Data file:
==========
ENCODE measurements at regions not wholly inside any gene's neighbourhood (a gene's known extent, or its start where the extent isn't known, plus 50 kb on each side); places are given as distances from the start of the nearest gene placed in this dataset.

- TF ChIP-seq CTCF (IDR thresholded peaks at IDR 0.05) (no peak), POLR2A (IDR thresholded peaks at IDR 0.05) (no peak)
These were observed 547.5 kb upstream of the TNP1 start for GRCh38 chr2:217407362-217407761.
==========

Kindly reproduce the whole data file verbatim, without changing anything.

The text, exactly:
ENCODE measurements at regions not wholly inside any gene's neighbourhood (a gene's known extent, or its start where the extent isn't known, plus 50 kb on each side); places are given as distances from the start of the nearest gene placed in this dataset.

- TF ChIP-seq CTCF (IDR thresholded peaks at IDR 0.05) (no peak), POLR2A (IDR thresholded peaks at IDR 0.05) (no peak)
These were observed 547.5 kb upstream of the TNP1 start for GRCh38 chr2:217407362-217407761.